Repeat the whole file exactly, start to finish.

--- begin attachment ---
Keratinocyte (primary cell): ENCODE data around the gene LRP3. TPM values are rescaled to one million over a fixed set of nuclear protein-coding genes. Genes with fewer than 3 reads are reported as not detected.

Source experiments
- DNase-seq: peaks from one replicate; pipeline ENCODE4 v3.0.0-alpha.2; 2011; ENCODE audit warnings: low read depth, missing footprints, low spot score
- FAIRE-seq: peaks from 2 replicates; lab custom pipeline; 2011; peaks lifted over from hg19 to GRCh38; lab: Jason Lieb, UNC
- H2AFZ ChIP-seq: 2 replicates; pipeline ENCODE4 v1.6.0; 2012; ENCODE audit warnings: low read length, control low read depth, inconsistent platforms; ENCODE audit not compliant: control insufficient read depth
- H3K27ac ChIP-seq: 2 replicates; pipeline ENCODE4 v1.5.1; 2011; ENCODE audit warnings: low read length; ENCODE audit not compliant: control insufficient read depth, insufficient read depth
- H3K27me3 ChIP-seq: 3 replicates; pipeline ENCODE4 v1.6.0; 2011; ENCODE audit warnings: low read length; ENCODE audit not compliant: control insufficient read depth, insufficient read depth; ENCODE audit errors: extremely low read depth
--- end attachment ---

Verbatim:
Keratinocyte (primary cell): ENCODE data around the gene LRP3. TPM values are rescaled to one million over a fixed set of nuclear protein-coding genes. Genes with fewer than 3 reads are reported as not detected.

Source experiments
- DNase-seq: peaks from one replicate; pipeline ENCODE4 v3.0.0-alpha.2; 2011; ENCODE audit warnings: low read depth, missing footprints, low spot score
- FAIRE-seq: peaks from 2 replicates; lab custom pipeline; 2011; peaks lifted over from hg19 to GRCh38; lab: Jason Lieb, UNC
- H2AFZ ChIP-seq: 2 replicates; pipeline ENCODE4 v1.6.0; 2012; ENCODE audit warnings: low read length, control low read depth, inconsistent platforms; ENCODE audit not compliant: control insufficient read depth
- H3K27ac ChIP-seq: 2 replicates; pipeline ENCODE4 v1.5.1; 2011; ENCODE audit warnings: low read length; ENCODE audit not compliant: control insufficient read depth, insufficient read depth
- H3K27me3 ChIP-seq: 3 replicates; pipeline ENCODE4 v1.6.0; 2011; ENCODE audit warnings: low read length; ENCODE audit not compliant: control insufficient read depth, insufficient read depth; ENCODE audit errors: extremely low read depth